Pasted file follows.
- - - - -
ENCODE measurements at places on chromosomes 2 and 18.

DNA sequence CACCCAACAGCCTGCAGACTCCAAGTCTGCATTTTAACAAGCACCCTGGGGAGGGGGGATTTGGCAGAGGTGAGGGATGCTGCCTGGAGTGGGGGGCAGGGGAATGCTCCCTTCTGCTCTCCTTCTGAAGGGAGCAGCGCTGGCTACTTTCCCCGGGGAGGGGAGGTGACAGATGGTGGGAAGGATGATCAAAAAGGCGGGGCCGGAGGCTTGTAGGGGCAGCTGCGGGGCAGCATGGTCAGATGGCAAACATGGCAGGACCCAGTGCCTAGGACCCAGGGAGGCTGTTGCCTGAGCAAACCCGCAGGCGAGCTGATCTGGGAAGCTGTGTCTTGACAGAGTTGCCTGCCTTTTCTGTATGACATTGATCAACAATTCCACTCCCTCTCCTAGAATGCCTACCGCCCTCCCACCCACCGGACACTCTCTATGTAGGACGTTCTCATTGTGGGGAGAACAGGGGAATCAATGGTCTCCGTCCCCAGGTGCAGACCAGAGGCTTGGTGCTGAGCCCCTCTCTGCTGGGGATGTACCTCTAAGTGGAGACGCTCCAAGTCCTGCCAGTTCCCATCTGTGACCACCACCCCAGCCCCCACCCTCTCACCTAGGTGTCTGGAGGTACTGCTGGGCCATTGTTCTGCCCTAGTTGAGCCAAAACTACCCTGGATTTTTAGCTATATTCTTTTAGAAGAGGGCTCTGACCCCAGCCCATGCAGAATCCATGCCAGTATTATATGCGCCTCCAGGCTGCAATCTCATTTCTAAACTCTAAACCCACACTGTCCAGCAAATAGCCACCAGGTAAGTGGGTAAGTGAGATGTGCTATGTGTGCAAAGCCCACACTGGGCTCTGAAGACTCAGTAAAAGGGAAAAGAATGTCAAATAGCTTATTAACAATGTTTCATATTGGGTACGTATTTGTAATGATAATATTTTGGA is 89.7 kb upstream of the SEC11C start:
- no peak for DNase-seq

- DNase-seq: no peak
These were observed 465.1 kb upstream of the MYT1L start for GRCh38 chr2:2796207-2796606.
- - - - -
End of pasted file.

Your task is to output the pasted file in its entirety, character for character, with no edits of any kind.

ENCODE measurements at places on chromosomes 2 and 18.

DNA sequence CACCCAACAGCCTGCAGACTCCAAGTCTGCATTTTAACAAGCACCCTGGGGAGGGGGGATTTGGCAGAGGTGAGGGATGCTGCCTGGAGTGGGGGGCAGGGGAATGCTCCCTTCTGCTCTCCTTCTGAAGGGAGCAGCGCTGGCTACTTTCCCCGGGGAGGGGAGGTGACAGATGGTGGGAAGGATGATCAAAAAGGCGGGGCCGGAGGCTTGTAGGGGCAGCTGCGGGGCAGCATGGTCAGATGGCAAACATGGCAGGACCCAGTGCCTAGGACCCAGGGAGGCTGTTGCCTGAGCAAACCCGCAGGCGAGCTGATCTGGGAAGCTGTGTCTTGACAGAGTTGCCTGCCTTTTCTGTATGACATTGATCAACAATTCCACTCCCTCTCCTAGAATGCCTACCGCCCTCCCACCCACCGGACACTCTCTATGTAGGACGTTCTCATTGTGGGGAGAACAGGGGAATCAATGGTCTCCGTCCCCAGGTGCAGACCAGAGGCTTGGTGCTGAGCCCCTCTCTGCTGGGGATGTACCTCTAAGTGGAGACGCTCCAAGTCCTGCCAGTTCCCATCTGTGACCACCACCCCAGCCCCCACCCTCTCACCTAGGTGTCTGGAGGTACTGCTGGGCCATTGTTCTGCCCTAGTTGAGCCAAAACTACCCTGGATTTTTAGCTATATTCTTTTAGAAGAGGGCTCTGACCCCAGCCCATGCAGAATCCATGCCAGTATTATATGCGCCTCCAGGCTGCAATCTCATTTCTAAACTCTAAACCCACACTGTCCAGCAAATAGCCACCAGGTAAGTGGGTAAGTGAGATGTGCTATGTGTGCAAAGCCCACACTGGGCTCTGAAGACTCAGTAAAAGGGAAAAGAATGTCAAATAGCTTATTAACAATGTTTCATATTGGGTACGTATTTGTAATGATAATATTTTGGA is 89.7 kb upstream of the SEC11C start:
- no peak for DNase-seq

- DNase-seq: no peak
These were observed 465.1 kb upstream of the MYT1L start for GRCh38 chr2:2796207-2796606.